With influenza season well underway, vaccination campaigns are in full force in the northern hemisphere. In the UK, the National Health Service (NHS) has delivered its fastest-ever rollout of the influenza vaccine with a record ten million people already vaccinated with quadrivalent (four-strain) vaccines such as AstraZeneca’s Fluenz Tetra and Viatris’s Influvac Tetra. However, the World Health Organization (WHO) has recently advised a reversion to trivalent (three-strain) influenza vaccines for the 2024 southern hemisphere influenza season, which will begin around April and last until September. The same trivalent composition recommendation for the northern hemisphere is expected to follow. This recommendation may be announced as early as February 2024, in preparation for the 2024–2025 northern hemisphere influenza season, which typically occurs between October and May. These recommendations are expected to reshape the global influenza vaccine market for upcoming seasons.
For many years, seasonal influenza vaccines provided protection against two strains of influenza A (H1N1 and H3N2) and one strain of influenza B. The recommendation to upgrade these trivalent vaccines to quadrivalent vaccines and incorporate a second influenza B strain came in 2012 and was designed to offer broader protection against circulating influenza viruses. The first quadrivalent composition was recommended for the 2012–2013 northern hemisphere influenza season and the 2013 southern hemisphere influenza season. However, one decade later, the WHO is recommending the removal of the B/Yamagata lineage antigen from quadrivalent vaccines, with every effort made to exclude this component as soon as possible, as there have been no confirmed detections of circulating B/Yamagata lineage viruses after March 2020.
In a recent meeting held by the FDA, concerns cited regarding the proposed composition change included regulatory challenges, manufacturing challenges, and the risk of re-emergence of the B/Yamagata virus lineage. This is no small undertaking for vaccine manufacturers, who cited 355 trivalent influenza vaccine licences that need to be reactivated, submitted, or re-submitted worldwide. Further, estimated transition timelines are expected to vary and could take up to 36–48 months.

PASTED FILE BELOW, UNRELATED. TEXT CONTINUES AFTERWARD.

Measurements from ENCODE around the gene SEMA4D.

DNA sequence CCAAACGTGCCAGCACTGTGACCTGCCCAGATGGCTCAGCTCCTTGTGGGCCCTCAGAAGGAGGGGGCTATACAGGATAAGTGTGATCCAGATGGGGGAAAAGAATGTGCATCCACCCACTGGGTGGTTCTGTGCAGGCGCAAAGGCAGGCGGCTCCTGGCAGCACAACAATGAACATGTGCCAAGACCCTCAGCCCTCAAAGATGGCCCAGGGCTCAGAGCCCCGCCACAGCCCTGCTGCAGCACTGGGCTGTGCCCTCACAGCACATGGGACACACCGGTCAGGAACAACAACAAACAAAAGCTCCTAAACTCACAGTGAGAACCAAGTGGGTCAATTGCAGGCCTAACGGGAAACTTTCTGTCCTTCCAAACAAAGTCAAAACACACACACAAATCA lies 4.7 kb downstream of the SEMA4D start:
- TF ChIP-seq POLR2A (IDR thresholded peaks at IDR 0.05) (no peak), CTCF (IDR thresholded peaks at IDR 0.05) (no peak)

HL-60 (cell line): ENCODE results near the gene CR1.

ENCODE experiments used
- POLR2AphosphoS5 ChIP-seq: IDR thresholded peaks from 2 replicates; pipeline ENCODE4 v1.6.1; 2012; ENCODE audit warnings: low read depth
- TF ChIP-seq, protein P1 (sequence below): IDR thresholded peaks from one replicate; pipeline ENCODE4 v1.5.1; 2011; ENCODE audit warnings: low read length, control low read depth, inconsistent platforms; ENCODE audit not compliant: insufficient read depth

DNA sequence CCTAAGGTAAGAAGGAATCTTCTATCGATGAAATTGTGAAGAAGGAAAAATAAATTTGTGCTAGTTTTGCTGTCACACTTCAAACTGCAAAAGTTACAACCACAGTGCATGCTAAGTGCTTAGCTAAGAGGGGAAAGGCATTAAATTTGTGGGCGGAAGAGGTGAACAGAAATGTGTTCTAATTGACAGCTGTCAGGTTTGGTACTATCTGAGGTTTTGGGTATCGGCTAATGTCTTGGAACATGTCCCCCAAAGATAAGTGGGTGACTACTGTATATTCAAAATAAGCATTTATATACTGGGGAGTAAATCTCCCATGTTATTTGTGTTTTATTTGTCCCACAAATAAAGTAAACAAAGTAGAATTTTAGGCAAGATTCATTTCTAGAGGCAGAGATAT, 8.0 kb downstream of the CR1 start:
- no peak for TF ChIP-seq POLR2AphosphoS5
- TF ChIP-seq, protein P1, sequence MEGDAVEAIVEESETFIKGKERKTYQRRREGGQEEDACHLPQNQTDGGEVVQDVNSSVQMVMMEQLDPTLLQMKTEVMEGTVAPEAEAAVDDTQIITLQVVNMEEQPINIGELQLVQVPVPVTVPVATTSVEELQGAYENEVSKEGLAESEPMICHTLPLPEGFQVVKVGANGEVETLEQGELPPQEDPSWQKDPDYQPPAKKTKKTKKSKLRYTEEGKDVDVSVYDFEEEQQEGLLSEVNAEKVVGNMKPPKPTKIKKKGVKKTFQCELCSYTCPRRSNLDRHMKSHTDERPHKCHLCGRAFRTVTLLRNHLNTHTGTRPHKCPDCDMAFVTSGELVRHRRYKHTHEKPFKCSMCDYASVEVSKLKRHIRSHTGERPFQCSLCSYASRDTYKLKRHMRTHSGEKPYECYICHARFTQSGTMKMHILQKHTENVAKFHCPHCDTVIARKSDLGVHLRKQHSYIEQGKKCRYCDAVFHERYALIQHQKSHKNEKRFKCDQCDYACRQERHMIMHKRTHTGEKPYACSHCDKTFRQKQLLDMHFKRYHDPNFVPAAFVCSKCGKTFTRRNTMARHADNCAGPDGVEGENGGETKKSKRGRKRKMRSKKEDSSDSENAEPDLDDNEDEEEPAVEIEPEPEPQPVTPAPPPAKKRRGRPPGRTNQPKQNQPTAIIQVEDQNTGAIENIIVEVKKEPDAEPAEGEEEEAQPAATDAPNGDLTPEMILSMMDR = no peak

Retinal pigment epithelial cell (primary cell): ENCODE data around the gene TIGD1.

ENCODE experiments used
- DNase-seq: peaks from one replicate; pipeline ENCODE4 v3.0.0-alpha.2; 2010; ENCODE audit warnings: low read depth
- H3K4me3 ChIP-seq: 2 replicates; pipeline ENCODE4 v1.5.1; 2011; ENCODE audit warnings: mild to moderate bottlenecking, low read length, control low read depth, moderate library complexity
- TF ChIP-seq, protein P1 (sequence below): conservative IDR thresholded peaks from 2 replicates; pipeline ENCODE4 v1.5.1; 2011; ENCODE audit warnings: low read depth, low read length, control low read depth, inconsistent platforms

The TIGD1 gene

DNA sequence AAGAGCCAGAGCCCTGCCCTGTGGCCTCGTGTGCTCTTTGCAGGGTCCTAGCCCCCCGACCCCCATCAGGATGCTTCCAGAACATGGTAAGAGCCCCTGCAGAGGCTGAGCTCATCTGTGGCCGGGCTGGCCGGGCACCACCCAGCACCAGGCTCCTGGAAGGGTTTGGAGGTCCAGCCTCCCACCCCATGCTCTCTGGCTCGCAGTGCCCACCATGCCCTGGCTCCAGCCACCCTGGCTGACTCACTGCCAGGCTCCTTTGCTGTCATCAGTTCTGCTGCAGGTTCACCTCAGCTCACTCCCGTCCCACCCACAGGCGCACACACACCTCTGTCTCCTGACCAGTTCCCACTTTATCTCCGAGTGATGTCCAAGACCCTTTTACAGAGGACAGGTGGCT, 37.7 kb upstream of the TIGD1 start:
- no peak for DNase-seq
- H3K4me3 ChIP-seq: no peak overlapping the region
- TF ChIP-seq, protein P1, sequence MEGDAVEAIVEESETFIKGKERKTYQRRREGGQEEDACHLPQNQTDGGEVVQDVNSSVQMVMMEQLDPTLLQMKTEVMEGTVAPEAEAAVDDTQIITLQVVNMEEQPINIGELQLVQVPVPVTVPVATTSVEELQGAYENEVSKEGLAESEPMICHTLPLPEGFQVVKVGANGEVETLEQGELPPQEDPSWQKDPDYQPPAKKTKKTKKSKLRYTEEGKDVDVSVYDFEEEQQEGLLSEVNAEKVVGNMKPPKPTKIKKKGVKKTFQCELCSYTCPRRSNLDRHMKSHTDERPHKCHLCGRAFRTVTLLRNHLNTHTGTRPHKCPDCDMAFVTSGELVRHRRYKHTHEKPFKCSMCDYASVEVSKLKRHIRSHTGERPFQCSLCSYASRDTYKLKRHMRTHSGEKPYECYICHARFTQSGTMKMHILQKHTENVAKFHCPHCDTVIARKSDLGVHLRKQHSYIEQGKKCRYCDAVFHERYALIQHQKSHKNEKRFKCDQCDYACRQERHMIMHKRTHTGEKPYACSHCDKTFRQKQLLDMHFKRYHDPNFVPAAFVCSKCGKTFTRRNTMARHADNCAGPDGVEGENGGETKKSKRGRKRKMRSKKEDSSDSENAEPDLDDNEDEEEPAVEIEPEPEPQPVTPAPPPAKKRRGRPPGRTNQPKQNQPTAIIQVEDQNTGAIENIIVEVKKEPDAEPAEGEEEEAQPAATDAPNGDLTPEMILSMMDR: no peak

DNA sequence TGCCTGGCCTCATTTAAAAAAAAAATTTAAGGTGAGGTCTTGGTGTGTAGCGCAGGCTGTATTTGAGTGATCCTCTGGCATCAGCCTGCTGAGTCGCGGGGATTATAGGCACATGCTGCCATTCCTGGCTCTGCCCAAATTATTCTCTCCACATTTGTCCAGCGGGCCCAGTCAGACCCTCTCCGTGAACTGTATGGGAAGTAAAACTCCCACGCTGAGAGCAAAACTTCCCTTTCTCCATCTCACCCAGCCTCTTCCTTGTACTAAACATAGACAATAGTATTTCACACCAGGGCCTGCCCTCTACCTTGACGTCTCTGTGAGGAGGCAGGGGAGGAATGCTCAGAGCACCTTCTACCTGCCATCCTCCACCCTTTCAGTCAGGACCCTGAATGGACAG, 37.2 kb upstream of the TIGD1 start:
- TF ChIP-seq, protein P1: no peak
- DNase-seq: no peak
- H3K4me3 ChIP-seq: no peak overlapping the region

In addition to the challenges faced by currently marketed influenza vaccines, the proposed composition change will also affect the seasonal influenza vaccine development pipeline. According to GlobalData, the seasonal influenza vaccine pipeline consists of 153 products in active development, and 53 vaccines currently in Phases I–III. Of these, only one is denoted as a trivalent vaccine—The Institute of Vaccines and Medical Biologicals’s IVACFLU-S, which has been licensed in Vietnam since 2019 but is currently undergoing additional clinical testing to expand the approved patient populations.
Overall, there is much uncertainty surrounding the exact course of action needed for vaccine manufacturers to transition to and supply trivalent vaccines, and therefore, it was requested that quadrivalent influenza vaccine licences are maintained and that both quadrivalent and trivalent vaccine licenses temporarily coexist to ease the transition process. Nonetheless, these updated recommendations provide plenty of opportunity for current and future market leaders to reshape the global influenza vaccine market.
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